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Trump's intel chief declassifies unverified Russian intelligence about Clinton campaign

The top US intelligence official released information Tuesday about unverified Russian intelligence about Hillary Clinton that will likely fuel President Donald Trump's attacks on the Russia investigation and Clinton's 2016 campaign.

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Jeremy Herb
Zachary Cohen, CNN
CNN — The top US intelligence official released information Tuesday about unverified Russian intelligence about Hillary Clinton that will likely fuel President Donald Trump's attacks on the Russia investigation and Clinton's 2016 campaign.

Democrats charged that Director of National Intelligence John Ratcliffe was pushing Russian disinformation about Clinton, which Ratcliffe denied.

Ratcliffe declassified the summary of a Russian intelligence assessment of Clinton on Tuesday, writing that US intelligence in 2016 obtained a Russian intelligence analysis that alleged Clinton had approved a campaign plan to "stir up a scandal" against Trump by tying him to Russia and the hack of the Democratic National Committee. Ratcliffe wrote to Senate Judiciary Chairman Lindsey Graham, who released the summary, that the intelligence community "does not know the accuracy of this allegation or the extent to which the Russian intelligence analysis may reflect exaggeration or fabrication."

Ratcliffe's letter to Graham was the latest in a string of declassified documents Ratcliffe and Attorney General William Barr have provided to Senate Republicans and others targeting the FBI's Russia investigation ahead of the November election.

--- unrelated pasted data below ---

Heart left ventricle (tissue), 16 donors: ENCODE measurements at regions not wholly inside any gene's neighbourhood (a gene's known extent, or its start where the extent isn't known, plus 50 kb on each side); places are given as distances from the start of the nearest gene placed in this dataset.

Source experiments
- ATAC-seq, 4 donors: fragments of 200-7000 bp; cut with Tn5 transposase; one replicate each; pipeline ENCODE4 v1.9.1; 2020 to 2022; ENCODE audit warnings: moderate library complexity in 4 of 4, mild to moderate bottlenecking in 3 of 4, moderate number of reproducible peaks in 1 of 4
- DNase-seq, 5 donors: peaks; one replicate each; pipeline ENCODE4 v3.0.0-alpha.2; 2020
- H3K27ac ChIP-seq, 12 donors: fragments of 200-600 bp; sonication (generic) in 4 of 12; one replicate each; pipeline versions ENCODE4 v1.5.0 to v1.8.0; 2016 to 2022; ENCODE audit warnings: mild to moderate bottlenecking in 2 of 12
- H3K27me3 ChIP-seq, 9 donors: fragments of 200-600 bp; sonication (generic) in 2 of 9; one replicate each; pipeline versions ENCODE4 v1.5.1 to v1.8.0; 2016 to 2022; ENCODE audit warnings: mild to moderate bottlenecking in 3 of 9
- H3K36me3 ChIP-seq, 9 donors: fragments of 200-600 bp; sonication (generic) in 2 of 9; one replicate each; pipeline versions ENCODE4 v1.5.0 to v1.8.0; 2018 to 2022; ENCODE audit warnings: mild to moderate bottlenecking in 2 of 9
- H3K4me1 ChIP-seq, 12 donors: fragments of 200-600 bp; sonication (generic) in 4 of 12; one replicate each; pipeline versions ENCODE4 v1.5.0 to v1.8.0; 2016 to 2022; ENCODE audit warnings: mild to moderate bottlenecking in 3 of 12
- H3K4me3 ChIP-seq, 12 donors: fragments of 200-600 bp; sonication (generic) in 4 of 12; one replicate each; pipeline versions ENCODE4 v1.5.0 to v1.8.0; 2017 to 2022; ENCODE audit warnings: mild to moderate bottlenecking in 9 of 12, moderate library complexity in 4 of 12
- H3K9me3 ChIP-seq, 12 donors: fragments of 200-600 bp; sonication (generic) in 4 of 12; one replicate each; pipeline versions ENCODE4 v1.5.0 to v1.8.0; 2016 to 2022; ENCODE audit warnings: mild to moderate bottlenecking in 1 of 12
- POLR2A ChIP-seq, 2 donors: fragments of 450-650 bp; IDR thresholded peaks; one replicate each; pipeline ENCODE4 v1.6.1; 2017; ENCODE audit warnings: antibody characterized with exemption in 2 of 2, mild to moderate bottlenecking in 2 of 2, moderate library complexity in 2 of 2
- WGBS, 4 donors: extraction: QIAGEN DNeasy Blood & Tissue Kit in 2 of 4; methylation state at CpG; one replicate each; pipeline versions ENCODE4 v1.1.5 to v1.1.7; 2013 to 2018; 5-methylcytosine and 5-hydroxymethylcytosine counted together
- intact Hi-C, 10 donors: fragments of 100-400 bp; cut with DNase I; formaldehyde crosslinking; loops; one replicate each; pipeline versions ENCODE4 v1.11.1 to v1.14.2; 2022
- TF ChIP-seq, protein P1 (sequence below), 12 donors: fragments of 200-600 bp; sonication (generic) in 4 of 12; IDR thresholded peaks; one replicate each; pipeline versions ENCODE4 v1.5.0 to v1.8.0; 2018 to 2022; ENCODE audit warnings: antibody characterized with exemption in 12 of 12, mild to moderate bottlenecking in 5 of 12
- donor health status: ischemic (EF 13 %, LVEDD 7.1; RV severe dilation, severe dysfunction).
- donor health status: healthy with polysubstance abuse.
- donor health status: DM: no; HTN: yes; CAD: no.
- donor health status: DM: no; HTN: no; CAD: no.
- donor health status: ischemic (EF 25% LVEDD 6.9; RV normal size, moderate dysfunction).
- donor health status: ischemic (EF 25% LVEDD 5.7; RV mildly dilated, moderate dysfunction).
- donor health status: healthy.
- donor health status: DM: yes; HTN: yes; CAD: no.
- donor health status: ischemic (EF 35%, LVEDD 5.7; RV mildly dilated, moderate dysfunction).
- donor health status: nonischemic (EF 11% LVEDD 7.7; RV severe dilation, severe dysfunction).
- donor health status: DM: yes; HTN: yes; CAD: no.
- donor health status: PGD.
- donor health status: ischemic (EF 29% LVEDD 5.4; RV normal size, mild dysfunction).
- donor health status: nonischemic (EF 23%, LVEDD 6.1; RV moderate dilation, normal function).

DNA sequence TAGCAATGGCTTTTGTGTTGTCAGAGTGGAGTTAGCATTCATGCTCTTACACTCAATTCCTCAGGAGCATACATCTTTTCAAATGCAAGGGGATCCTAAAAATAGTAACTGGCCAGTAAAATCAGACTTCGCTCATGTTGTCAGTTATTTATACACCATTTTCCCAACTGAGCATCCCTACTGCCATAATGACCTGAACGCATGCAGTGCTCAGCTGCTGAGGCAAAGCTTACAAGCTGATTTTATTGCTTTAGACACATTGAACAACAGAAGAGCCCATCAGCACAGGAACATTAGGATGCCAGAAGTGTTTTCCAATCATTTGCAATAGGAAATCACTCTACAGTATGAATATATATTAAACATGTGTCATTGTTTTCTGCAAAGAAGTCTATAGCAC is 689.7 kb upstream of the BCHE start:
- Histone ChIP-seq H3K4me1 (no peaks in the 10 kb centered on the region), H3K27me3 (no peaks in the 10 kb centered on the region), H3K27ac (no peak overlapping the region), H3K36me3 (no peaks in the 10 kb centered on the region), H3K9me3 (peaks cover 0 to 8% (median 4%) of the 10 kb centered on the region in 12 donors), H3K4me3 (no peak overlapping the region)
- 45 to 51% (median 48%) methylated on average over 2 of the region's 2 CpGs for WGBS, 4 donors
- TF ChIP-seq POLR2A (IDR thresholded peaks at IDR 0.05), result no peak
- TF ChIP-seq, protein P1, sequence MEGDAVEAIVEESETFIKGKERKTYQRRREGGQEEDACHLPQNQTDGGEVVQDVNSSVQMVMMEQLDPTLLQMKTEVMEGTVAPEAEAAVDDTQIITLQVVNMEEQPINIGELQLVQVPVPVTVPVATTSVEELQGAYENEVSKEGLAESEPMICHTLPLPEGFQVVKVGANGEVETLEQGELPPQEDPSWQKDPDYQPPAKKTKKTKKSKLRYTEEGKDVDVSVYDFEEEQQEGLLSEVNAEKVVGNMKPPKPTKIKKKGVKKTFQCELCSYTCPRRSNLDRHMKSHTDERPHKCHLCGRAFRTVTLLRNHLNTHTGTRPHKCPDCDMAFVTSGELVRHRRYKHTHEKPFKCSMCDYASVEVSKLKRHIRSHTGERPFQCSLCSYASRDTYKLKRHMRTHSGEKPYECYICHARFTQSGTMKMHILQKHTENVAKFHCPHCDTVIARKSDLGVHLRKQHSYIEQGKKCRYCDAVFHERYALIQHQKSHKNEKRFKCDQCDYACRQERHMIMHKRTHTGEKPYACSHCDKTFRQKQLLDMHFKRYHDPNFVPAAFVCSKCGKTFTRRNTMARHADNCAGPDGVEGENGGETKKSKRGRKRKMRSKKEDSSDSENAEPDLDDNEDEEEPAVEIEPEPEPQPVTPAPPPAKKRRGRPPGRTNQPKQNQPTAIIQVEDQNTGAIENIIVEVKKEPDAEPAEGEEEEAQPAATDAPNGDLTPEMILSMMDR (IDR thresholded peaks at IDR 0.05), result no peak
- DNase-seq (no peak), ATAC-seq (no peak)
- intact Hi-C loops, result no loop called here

Democrats accused Ratcliffe, a former Republican congressman from Texas, of politicizing intelligence and trying to help Trump's campaign.

"It's very disturbing to me that 35 days before an election, the director of national intelligence would release unverified Russian 'rumint,'" said Sen. Mark Warner of Virginia, the top Democrat on the Senate Intelligence Committee, referring to an intelligence acronym for "rumored intelligence."

"DNI Ratcliffe is abusing his position exactly as I feared he would, and the abuse is accelerating as we near the election," said Sen. Ron Wyden, an Oregon Democrat on the Intelligence panel.

A Democratic congressional source said the Senate Intelligence Committee has previously examined the information Ratcliffe provided and determined that it was Russian disinformation.

Ratcliffe subsequently released a statement after Graham's release denying that the intelligence was disinformation. "To be clear, this is not Russian disinformation and has not been assessed as such by the Intelligence Community," Ratcliffe said. "I'll be briefing Congress on the sensitive sources and methods by which it was obtained in the coming days."

Graham defended the release of the Russian intelligence, arguing he wanted to know whether the FBI cared more about Trump disinformation and "looked at all things Trump," but did not do the same with Clinton.